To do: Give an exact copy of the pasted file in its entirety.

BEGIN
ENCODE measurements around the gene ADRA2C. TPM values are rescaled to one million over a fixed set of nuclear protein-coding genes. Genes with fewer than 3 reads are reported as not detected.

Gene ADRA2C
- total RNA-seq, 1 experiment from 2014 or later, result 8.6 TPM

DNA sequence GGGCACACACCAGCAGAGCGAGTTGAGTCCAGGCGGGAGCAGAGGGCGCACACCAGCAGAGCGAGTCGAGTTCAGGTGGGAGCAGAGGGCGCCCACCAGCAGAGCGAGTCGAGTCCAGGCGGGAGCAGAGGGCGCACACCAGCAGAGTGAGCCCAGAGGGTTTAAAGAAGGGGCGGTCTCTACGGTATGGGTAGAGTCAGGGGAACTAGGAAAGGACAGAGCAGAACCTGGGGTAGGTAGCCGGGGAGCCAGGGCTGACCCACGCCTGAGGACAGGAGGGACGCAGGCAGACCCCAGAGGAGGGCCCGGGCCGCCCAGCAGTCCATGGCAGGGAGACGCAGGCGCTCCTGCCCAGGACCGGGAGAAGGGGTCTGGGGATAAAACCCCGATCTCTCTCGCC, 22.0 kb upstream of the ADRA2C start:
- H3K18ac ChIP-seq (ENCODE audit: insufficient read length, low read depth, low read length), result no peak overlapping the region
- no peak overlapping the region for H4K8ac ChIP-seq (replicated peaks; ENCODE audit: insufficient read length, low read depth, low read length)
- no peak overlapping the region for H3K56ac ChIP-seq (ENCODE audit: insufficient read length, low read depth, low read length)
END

ENCODE measurements around the gene ADRA2C. TPM values are rescaled to one million over a fixed set of nuclear protein-coding genes. Genes with fewer than 3 reads are reported as not detected.

Gene ADRA2C
- total RNA-seq, 1 experiment from 2014 or later, result 8.6 TPM

DNA sequence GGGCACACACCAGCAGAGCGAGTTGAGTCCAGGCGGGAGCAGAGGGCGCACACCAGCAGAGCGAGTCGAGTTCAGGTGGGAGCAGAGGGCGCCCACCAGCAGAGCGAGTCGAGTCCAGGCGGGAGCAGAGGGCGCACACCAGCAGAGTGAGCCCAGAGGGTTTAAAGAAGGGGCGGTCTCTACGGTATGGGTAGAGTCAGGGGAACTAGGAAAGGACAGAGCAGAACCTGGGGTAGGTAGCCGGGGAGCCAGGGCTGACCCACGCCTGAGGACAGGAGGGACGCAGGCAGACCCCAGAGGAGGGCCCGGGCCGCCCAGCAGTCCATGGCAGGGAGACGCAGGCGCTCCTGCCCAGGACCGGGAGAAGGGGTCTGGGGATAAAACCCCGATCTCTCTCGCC, 22.0 kb upstream of the ADRA2C start:
- H3K18ac ChIP-seq (ENCODE audit: insufficient read length, low read depth, low read length), result no peak overlapping the region
- no peak overlapping the region for H4K8ac ChIP-seq (replicated peaks; ENCODE audit: insufficient read length, low read depth, low read length)
- no peak overlapping the region for H3K56ac ChIP-seq (ENCODE audit: insufficient read length, low read depth, low read length)